#UCT: Cops use stun grenades to quell overnight protests

Protesters went on a rampage & torched two Jammie Shuttles over a shortage of student accommodation.

Protesting #RhodesMustFall students blocked Rondebosch Main Road in Cape Town before being dispersed by police. Picture: Thomas Holder/EWN

CAPE TOWN - Police used stun grenades to disperse protesting students at the University of Cape Town (UCT) last night.

Demonstrators went on the rampage, torching and stoning two Jammie Shuttle buses.

This morning, police are still on the scene, but it's quiet at Upper and Middle campuses.

It remains to be seen if protests will erupt again.

It says it's in the process of obtaining a court interdict against leaders of Rhodes Must Fall, who are leading the demonstrations.

The university's Elijah Moholola says, "We've had situations where certain acts were dealt with. We've had about eight arrests that were made as well. We have about the same number of students who are going to be suspended after they were identified for their involvement in such unlawful actions."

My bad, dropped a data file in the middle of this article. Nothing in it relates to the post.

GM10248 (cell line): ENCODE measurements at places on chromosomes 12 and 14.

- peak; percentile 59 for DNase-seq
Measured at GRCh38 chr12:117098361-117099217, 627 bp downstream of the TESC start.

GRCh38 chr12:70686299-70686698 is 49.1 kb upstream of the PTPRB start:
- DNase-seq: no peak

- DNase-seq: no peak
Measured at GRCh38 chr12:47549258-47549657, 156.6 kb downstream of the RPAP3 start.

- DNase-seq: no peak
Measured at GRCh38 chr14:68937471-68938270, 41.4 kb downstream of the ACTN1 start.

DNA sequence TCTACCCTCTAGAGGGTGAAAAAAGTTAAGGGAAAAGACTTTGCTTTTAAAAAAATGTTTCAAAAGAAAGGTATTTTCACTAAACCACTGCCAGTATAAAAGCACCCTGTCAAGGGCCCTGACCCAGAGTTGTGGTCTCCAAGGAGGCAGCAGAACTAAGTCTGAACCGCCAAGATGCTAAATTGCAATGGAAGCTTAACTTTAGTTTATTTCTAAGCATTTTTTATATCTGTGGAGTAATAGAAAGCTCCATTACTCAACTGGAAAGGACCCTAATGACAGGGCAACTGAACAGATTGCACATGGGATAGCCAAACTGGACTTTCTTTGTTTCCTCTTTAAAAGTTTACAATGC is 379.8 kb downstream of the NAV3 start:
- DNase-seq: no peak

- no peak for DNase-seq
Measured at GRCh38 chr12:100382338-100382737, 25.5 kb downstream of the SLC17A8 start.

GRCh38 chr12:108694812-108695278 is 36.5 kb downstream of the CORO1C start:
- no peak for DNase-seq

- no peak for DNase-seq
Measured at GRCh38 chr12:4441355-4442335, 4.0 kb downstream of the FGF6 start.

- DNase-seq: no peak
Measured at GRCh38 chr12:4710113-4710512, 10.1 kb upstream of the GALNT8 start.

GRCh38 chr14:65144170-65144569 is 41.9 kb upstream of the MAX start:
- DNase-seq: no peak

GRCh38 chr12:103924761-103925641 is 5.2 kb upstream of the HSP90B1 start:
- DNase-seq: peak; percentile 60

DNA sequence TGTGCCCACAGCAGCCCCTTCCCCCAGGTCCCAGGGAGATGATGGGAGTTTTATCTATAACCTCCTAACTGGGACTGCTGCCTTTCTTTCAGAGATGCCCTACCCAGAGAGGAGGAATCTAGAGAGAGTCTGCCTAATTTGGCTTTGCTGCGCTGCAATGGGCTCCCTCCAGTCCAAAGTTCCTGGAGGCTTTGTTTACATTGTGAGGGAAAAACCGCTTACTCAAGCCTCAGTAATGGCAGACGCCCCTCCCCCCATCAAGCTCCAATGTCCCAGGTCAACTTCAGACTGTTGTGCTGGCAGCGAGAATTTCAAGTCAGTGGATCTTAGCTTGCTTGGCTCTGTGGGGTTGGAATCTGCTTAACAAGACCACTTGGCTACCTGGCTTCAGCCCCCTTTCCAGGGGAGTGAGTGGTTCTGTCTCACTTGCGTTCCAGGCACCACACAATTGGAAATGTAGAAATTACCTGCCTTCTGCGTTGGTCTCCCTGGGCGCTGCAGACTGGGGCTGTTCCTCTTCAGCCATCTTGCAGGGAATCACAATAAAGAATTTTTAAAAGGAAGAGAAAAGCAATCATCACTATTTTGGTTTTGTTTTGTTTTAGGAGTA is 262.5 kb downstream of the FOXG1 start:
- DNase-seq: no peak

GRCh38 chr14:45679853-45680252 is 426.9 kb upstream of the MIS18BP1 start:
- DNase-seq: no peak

#RhodesMustFall All quiet at UCT for now. Some areas still cordoned off after last night's violent protests. LI pic.twitter.com/FWGsB3IPTA

  • EWN Reporter (@ewnreporter) February 17, 2016 WATCH: UCT protesters dispersed with stun grenades & rubber bullets

Last night, a vehicle was also set alight.

#RhodesMustFall A UCT vehicle was set alight last night. LI pic.twitter.com/wWM7yDWdfJ

Paintings were also burned as students vented their anger over a shortage of residence accommodation.

Tensions erupted when police were called in to disassemble a mock shack that had been erected on campus.

A charred black mark is all that remains of irreplaceable portraits of what the protesters called 'white colonialists, looking at them.'

UCT's Gerda Kruger says they will now seek legal action.

After being dispersed with stun grenades, some protesters seem unclear about what the next step will be.

Some students who looked on during the destructive demonstrations are calling on university management to find a speedy resolution to bring the protests to an end.

#RhodesMustFall Students, staff members arriving, taking pictures of damages. LI pic.twitter.com/3v44nvbYOf

The organisation's John Schooling says around 600,000 students can't be accommodated this year.

"The consequences are pretty dire. If you're in good accommodation - particularly first year - you have an 80 percent chance of passing. If you're not in campus accommodation that figure drops down to as little as 30 to 40 percent."